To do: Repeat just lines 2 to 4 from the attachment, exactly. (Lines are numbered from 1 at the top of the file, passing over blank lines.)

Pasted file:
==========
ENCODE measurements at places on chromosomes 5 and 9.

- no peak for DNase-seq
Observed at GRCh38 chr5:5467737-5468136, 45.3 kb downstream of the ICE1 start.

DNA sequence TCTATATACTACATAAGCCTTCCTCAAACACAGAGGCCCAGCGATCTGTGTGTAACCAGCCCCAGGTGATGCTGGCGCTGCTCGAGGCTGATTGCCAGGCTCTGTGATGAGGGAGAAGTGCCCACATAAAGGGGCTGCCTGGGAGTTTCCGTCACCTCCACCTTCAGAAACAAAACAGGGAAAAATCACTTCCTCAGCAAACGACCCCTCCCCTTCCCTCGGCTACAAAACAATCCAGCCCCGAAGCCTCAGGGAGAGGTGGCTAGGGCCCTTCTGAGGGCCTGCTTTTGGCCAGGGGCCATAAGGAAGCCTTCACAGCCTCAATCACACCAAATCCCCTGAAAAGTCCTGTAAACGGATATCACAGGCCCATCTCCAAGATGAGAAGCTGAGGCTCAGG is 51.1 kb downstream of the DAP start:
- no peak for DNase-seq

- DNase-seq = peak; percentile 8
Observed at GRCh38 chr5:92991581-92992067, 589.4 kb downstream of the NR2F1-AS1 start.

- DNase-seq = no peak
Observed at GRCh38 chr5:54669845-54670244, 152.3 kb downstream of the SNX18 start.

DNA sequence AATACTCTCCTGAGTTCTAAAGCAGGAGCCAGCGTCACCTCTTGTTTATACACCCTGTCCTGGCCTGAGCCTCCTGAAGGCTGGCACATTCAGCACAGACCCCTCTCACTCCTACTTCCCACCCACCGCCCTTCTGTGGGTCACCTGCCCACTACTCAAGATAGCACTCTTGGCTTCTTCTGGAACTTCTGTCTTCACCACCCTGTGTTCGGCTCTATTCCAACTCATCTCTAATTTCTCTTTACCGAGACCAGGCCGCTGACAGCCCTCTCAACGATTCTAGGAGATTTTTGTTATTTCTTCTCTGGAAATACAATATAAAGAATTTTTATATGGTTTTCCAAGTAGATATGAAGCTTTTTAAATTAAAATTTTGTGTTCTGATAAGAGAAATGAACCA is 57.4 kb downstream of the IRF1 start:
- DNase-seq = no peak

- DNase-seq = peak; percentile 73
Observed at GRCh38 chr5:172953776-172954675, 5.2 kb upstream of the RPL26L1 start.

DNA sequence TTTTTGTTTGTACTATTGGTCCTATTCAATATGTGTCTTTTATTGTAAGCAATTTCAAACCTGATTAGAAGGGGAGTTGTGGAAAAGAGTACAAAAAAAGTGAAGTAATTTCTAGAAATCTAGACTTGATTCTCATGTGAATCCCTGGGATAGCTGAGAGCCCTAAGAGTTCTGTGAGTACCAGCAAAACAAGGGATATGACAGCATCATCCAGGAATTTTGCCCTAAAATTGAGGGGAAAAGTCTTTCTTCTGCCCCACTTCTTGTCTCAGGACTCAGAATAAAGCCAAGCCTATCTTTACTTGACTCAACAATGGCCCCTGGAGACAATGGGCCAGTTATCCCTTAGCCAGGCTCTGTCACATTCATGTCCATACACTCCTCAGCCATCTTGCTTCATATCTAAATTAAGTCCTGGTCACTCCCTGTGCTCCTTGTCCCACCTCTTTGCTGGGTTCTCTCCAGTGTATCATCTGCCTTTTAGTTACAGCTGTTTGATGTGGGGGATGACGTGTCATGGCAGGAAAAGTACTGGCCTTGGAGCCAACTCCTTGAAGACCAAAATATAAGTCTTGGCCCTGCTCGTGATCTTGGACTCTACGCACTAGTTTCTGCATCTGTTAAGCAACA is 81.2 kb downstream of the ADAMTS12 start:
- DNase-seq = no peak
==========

- no peak for DNase-seq
Observed at GRCh38 chr5:5467737-5468136, 45.3 kb downstream of the ICE1 start.

DNA sequence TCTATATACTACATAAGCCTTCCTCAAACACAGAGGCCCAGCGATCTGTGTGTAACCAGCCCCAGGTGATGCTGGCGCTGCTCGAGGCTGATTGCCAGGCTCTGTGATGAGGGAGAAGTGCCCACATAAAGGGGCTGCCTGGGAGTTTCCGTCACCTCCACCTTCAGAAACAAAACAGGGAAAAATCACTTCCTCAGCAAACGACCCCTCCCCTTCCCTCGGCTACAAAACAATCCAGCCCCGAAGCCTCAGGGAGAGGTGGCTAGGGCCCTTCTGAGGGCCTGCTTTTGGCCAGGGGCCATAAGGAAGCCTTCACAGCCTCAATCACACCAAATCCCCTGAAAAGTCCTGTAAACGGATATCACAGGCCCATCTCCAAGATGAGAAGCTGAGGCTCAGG is 51.1 kb downstream of the DAP start: